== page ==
Pipeline sanctions for Biden dirt? Senator says, ‘Hell, no’

By Geof Koss | 09/27/2019 07:04 AM EDT

Energy Secretary Rick Perry with Ukrainian President Volodymyr Zelenskiy in May.

Energy Secretary Rick Perry with Ukrainian President Volodymyr Zelenskiy in May. @SecretaryPerry/Twitter

Republican senators yesterday dismissed any connection between Energy Secretary Rick Perry’s cameo in a bombshell whistleblower complaint and the Trump administration’s support for legislation to sanction a controversial Russian-backed natural gas pipeline.

The whistleblower complaint, which led House Democrats this week to launch a formal impeachment inquiry against President Trump over allegations he pressured Ukrainian President Volodymyr Zelenskiy to investigate former Vice President Joe Biden and his son, also shed new light on Perry’s May visit to Ukraine.

The appendix says that Perry was sent to Zelenskiy’s inauguration after Trump ordered Vice President Mike Pence not to attend (Greenwire, Sept. 26).


While in Ukraine, Perry announced that Trump would sign legislation to sanction the Nord Stream 2 pipeline, a project backed by Russian oil and gas giant Gazprom that would carry Russian natural gas across the Baltic Sea to Germany (Greenwire, May 21).

It was the first sign from the administration that Trump would support sanctions on Nord Stream 2, which critics say would empower Russian President Vladimir Putin by making Germany and other European nations more dependent on Russian energy.

During a March meeting with Senate Republicans, Trump did not say whether he would support sanctions when the matter came up (E&E Daily, April 1).

But Perry’s announcement breathed new life into bipartisan efforts on both sides of the Capitol to place sanctions on the project.

Legislation targeting the vessels that would help construct the pipeline has since passed key House and Senate committees (Greenwire, July 31).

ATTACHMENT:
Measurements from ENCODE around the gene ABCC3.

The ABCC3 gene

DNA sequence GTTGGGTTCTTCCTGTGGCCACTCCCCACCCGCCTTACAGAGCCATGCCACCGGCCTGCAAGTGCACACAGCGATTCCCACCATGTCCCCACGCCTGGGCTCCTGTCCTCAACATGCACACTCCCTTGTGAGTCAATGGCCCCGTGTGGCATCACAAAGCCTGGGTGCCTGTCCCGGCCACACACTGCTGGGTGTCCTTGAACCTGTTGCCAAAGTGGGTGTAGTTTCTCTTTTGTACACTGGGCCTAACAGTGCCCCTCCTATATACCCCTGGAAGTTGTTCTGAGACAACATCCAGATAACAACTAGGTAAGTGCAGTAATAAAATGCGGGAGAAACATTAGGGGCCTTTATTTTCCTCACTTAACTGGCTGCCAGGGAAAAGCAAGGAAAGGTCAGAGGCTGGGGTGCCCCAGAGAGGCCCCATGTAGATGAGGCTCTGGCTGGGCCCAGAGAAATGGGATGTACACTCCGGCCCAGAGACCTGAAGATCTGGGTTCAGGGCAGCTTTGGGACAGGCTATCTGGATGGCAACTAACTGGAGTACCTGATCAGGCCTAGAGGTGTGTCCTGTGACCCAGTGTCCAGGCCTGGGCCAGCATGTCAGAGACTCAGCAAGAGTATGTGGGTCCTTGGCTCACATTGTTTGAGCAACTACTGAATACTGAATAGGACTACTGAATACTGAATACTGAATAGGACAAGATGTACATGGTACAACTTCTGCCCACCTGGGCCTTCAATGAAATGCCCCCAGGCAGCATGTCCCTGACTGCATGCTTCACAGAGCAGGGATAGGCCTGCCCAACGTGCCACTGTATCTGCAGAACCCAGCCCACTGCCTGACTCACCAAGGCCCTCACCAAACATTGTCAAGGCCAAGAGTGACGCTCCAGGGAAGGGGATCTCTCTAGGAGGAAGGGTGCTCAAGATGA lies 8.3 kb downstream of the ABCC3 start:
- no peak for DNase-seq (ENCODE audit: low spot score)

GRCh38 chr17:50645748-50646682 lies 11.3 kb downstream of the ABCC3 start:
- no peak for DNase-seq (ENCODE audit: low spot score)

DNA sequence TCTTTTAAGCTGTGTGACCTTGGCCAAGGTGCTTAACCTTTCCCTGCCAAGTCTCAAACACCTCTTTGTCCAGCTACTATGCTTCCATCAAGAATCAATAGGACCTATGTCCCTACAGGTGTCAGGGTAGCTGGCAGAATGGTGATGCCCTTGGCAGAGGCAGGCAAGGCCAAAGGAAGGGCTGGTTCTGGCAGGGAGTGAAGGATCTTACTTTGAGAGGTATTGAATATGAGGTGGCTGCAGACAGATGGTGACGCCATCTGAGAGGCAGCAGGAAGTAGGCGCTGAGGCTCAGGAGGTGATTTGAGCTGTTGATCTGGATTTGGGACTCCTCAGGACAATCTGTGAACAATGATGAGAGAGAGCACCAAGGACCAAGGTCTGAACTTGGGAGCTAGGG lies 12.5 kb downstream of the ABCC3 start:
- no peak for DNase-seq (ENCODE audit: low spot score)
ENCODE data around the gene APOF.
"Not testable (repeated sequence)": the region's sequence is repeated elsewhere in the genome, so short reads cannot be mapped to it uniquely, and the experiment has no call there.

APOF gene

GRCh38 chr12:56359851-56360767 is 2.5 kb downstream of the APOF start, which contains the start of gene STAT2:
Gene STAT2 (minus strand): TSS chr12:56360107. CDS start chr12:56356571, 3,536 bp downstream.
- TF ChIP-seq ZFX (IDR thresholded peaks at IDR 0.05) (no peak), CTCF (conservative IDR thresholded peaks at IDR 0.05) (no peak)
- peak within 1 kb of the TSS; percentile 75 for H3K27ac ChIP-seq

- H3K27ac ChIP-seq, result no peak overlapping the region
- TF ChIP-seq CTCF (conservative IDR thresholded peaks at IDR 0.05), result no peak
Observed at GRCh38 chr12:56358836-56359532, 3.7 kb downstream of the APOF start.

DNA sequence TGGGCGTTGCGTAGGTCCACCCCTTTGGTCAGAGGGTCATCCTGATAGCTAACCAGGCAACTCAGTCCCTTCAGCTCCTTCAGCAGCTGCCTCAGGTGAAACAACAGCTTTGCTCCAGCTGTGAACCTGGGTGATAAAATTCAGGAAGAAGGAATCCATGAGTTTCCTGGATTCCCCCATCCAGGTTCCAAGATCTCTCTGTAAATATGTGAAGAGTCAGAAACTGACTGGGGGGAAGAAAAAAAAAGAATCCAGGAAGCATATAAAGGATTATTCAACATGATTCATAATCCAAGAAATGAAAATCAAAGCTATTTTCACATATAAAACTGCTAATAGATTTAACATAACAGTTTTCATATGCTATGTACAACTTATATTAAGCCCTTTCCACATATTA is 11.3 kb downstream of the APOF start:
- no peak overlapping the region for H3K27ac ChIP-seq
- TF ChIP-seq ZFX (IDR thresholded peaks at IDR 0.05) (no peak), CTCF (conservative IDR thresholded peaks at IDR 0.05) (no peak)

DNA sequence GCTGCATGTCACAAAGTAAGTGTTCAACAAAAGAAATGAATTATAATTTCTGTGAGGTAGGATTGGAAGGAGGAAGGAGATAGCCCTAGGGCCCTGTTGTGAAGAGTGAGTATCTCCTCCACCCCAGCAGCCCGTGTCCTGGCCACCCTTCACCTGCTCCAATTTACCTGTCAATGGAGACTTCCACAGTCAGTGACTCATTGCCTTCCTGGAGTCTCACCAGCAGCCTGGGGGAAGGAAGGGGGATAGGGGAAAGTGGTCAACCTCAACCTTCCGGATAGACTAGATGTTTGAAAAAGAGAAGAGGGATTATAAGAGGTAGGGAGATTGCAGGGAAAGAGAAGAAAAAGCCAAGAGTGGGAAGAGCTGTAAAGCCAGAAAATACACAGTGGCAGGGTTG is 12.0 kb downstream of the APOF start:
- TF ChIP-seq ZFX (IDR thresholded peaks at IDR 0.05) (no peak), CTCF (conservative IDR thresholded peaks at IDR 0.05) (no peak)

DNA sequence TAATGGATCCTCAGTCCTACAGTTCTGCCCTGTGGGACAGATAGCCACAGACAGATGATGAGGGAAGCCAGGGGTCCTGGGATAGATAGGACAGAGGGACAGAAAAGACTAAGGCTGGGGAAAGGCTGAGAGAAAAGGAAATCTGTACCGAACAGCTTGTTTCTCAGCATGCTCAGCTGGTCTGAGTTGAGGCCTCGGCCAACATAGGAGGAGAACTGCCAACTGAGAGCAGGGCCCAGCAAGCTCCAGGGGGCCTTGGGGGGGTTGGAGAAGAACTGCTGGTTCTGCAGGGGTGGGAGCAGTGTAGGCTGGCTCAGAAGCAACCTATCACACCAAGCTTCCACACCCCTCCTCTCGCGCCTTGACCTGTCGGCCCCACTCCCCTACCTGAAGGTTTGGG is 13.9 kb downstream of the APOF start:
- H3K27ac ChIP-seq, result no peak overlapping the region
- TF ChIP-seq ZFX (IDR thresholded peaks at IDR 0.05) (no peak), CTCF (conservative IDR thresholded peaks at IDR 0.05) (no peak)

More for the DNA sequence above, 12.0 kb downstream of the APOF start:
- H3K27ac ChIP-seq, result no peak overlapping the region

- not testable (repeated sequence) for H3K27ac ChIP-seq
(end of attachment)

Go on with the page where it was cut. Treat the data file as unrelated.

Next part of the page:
The whistleblower complaint made no mention of Nord Stream 2, and several Senate supporters of sanctions legislation dismissed any connection between Perry’s announcement and the underlying allegations in the whistleblower complaint — that Trump was trying to pressure Ukraine to launch corruption investigations into the Bidens.

DOE did not respond to a request for comment.

Sen. Jeanne Shaheen (D-N.H.), an original co-sponsor of the Senate sanctions bill, said yesterday she was unaware of the timing and location of Perry’s announcement, and said she had "no idea" if the news had any connection to Trump’s alleged courting of Zelenskiy.

However, Shaheen said she assumed that Ukraine wants to see Nord Stream 2 sanctioned. If the pipeline is constructed, it would "allow energy that’s now going through Ukraine, which Russia is paying for, to be able to totally bypass Ukraine."

"It’s a way of putting further pressure on Ukraine from Russia on energy," she added.

One energy analyst tracking the sanctions legislation highlighted the geopolitical importance of Nord Stream 2 to Ukraine.

"Implicitly or otherwise, Nord Stream 2 tends to loom over most conversations about Ukrainian security," said Kevin Book of ClearView Energy Partners LLC in an email yesterday. "Russian gas transit routes to Europe that bypass Ukraine have a way of focusing the mind."

Shrugs, laughter

Sen. Ted Cruz (R-Texas), the lead GOP sponsor of the Senate’s Nord Stream 2 sanctions bill, told E&E News yesterday that he was confident that Trump would sign the measure based on Perry’s comments in Ukraine.

"He indicated that publicly in the press, yes," he said in a brief interview.

Cruz shrugged when asked whether he saw any new significance to Perry’s remarks in light of the whistleblower complaint, which he said he hadn’t read.

Sen. Ron Johnson (R-Wis.), who attended Zelenskiy’s inauguration with Perry, told E&E News that he saw no signs during the visit that the move was intended to curry favor with the new Ukrainian government, including during a private meeting with Zelenskiy.

"Oh, hell, no; no, I don’t even recall talking about Nord Stream 2," Johnson said.

Sen. John Barrasso (R-Wyo.) laughed off any connection, saying he was "absolutely" confident the Trump administration was already heading toward that position.

He noted the presence of Pence when he and other senators discussed Nord Stream 2 with Germany at the 2019 Munich Security Conference in February.

"We’ve been pushing to block Nord Stream 2 since before Trump was elected president," he said. "And we’re going to continue to do that."

Senate Foreign Relations Chairman Jim Risch (R-Idaho), who moved the Nord Stream 2 bill through committee before the August recess, shrugged when asked about Perry’s cameo in the whistleblower complaint.

However, Risch said he was "cautiously optimistic" the measure would come to the floor in the coming months.